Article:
CNN is reporting an urgent need for COBOL programmers.It’s the latest coronavirus shortage, and it’s clogging up the unemployment works.
Just when you thought AV tech was old school, we are reminded of what old school really looks like–and it’s your state.
These outdated systems translate to a painful personal cost for hundreds of thousands of people who are trying to secure the unemployment benefits they paid for. As taxpayers, we are reluctant to invest in new systems–I get that. And this was unforeseen, especially after a decade-plus employment boom. But–and we’re all familiar with this in AV–there comes a time when a system is held together with dust and duct tape, and when you disturb the dust, it fails.
In AV, we are also familiar with that moment when a long-forgotten skill suddenly becomes relevant and the only person who can save the day is the one who can drive an E-meter or a TS1. No one at Facebook can help. This appears to be one of these times.
As reported in numerous outlets, New Jersey Gov. Phil Murphy has put out a call for volunteers who know how to code the decades-old computer programming language called COBOL because many of the state’s systems still run on older mainframes. This as unemployment claims in the state spiked off the graph to 206,000.
It’s not just New Jersey, so if you have these skills you will be popular.
In Kansas, Gov. Laura Kelly said the state’s Departments of Labor was in the process of modernizing from COBOL but then the virus interfered. “So they’re operating on really old stuff,” she said.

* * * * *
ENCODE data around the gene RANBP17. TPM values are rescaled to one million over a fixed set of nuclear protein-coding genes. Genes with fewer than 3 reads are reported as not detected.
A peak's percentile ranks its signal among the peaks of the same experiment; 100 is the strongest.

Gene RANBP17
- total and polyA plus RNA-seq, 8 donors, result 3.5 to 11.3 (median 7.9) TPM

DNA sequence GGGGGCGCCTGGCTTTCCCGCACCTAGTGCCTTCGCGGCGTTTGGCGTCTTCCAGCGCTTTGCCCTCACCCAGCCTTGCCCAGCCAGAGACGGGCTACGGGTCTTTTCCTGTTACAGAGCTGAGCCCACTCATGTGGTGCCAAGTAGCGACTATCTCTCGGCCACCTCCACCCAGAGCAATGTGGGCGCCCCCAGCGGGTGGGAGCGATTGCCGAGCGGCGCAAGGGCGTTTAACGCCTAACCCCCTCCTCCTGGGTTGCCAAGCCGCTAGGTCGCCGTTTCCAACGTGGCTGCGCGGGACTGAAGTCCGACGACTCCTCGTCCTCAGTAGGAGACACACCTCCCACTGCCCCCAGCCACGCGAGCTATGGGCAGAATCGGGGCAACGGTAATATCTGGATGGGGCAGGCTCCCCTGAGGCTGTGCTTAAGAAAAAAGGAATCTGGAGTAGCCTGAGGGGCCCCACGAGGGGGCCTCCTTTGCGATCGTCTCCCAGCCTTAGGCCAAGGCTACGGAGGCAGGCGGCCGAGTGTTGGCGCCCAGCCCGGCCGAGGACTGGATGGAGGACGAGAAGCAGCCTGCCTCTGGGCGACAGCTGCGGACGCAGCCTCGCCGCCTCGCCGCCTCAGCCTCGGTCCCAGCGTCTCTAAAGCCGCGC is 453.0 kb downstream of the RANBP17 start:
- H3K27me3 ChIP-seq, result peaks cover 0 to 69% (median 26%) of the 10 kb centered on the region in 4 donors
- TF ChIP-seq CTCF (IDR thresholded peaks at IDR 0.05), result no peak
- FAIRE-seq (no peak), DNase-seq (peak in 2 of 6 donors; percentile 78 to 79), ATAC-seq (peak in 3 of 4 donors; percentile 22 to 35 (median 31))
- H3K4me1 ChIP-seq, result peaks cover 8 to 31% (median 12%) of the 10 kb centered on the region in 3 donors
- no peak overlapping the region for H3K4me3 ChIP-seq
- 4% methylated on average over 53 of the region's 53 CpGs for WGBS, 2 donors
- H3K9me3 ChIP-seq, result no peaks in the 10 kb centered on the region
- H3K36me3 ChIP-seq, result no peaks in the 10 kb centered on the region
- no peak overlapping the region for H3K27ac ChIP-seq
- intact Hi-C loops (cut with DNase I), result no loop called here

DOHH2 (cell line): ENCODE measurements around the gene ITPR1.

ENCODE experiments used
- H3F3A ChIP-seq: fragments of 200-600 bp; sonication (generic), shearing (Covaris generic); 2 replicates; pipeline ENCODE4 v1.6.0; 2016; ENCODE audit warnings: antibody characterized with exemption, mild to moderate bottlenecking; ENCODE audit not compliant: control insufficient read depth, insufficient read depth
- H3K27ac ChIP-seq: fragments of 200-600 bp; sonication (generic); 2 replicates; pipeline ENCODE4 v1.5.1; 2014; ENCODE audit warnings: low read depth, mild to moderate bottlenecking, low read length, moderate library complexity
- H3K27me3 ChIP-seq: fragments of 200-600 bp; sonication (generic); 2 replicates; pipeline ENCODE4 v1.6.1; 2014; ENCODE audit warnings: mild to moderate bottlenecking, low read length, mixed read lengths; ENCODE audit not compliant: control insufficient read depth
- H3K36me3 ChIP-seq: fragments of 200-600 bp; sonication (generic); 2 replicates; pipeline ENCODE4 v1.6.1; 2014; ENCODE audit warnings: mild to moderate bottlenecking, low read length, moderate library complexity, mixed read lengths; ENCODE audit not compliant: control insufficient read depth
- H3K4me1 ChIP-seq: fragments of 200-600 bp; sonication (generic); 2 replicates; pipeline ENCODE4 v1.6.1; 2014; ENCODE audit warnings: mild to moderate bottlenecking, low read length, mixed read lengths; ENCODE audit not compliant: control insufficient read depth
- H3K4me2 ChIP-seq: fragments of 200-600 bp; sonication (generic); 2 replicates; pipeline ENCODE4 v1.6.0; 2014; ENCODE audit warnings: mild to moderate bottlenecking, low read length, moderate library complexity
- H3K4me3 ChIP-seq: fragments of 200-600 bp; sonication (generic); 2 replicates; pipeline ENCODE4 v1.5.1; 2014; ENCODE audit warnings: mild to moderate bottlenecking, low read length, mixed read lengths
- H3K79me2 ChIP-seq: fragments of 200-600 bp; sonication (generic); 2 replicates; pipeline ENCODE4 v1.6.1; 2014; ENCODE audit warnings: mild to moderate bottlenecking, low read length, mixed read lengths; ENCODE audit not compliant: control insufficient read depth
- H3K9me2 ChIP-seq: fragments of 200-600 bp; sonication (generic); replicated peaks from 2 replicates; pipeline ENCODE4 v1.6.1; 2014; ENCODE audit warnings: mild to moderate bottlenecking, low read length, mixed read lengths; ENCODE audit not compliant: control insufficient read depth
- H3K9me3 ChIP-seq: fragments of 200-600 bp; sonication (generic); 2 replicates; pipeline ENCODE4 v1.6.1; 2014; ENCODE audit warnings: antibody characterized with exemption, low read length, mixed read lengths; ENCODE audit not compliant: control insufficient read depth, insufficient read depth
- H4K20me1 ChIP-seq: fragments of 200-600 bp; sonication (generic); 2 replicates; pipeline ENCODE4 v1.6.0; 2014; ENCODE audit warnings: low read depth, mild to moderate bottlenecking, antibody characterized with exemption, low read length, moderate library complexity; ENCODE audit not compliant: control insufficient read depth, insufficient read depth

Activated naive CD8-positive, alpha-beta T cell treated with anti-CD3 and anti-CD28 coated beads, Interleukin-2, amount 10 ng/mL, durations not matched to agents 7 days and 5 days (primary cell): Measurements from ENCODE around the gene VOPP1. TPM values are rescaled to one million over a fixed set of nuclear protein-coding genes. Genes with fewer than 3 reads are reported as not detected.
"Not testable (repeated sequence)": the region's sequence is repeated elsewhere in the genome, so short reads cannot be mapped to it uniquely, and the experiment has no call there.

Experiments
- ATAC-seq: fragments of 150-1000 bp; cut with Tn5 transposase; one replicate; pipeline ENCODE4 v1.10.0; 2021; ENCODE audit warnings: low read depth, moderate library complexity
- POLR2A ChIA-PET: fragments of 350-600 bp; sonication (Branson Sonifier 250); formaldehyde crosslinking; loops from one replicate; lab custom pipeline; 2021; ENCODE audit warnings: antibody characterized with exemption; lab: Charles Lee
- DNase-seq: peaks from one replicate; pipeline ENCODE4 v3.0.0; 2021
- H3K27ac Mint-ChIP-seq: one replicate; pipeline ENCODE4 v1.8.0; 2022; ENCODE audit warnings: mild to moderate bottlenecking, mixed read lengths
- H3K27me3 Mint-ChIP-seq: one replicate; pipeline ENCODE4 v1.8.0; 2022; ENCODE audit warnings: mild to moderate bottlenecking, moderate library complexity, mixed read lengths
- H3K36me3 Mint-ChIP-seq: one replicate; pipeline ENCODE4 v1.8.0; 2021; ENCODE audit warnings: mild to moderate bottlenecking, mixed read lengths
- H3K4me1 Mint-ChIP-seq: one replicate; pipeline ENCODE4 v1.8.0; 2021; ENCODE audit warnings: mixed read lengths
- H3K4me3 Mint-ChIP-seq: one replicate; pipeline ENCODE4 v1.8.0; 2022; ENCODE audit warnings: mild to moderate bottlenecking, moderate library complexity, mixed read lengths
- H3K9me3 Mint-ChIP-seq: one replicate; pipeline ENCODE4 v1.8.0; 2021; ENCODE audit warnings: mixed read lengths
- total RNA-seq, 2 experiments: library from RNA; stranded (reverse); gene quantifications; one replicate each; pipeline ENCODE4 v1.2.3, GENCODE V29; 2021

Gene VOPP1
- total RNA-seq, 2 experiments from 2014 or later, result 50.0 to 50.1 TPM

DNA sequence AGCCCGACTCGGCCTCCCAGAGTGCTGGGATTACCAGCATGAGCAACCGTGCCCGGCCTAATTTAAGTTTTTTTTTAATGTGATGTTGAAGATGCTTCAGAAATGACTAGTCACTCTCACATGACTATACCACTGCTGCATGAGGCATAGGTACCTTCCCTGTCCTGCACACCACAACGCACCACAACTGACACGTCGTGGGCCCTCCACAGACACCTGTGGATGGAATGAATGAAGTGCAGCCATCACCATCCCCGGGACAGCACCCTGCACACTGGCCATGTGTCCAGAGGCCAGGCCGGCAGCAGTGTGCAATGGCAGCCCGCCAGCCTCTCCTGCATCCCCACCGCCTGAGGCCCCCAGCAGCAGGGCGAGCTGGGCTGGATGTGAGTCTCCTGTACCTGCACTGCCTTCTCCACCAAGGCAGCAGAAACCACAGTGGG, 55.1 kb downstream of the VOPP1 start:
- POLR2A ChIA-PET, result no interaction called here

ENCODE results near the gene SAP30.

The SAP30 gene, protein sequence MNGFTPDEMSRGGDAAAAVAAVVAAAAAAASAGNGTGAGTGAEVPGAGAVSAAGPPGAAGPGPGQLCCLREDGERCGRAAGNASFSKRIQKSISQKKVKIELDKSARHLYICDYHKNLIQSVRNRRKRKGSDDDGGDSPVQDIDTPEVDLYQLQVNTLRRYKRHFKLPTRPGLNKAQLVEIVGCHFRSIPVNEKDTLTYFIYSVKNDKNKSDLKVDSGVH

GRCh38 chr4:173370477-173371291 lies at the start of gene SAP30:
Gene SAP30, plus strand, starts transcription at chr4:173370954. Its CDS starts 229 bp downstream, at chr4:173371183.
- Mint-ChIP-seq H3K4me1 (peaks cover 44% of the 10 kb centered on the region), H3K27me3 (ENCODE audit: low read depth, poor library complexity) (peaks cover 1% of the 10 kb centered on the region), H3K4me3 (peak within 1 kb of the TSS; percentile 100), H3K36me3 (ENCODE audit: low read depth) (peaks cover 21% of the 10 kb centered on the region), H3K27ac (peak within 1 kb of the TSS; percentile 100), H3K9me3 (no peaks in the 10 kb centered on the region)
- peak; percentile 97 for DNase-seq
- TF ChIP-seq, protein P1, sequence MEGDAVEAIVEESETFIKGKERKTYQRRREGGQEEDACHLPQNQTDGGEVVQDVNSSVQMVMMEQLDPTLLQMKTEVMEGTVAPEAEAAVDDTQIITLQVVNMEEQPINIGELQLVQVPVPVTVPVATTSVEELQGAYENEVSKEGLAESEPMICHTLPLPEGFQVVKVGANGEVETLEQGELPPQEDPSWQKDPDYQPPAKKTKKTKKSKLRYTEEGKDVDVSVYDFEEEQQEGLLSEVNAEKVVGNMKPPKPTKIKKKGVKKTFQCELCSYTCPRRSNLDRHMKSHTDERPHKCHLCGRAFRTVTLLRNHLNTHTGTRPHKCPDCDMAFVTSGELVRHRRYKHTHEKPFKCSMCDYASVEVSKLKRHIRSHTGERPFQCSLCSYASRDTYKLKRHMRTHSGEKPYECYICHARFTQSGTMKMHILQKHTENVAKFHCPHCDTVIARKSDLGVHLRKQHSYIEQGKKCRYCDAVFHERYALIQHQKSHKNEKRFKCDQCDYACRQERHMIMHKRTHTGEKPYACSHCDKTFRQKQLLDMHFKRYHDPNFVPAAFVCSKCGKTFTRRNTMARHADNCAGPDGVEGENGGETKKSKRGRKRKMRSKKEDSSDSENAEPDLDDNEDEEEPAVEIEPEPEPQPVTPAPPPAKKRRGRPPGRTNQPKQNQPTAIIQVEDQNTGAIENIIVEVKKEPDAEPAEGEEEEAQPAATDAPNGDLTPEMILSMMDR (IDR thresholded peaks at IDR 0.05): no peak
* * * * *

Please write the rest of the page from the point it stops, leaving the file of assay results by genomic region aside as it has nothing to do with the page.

Connecticut is struggling to process the large volume of unemployment claims with its “40-year-old system comprised of a COBOL mainframe and four other separate systems.”
CNN reports that the state is working to develop a new benefits system with Maine, Rhode Island, Mississippi and Oklahoma. But the system won’t be finished before next year.
COBOL, which stands for Common Business Oriented Language, is a computer programming language that was developed back in 1959, according to the National Museum of American History.
So just the fact that it’s in a museum tells you everything you need to know. Indeed this is the language I watched my dad use in the ’70s when I went to work with him as a little kid; If it helps, he’s also fluent in FORTRAN from when it was still all caps.
COBOL hasn’t been taught in university for decades, most the people who know it are…not the demographic you want out in the world at this moment. Hopefully there are some heroes among them.
However, we may not realize it, but huge chunks of our lives do apparently run on COBOL. CNN reorts that a 2017 report by Reuters found that there are still 220 billion lines of COBOL in use today. 43% of banking systems are built on COBOL and 95% percent of ATM swipes rely on COBOL code.
CNN also points out that many government agencies–not just unemployment–run on COBOL–agencies including as the Department of Veterans Affairs, Department of Justice and Social Security Administration, according to a 2016 report by the Government Accountability Office.
In a 2018 report by the inspector general for the Social Security Administration the IG found that the code was minimally maintained and urged the agency to modernize. It’s not modernized.
IBM still does a brisk and growing trade in modern mainframes. But governments don’t have modern mainframes. IBM foreshadowed this very problem with the COBOL skills gap last fall in this blog post.
So add this to the list of of systems and opportunities that may be coming in pretty short order, if we have any money left. In the meantime, dust off your COBOL if you know it ,and come on out of retirement. I’ve already called my dad and let him know.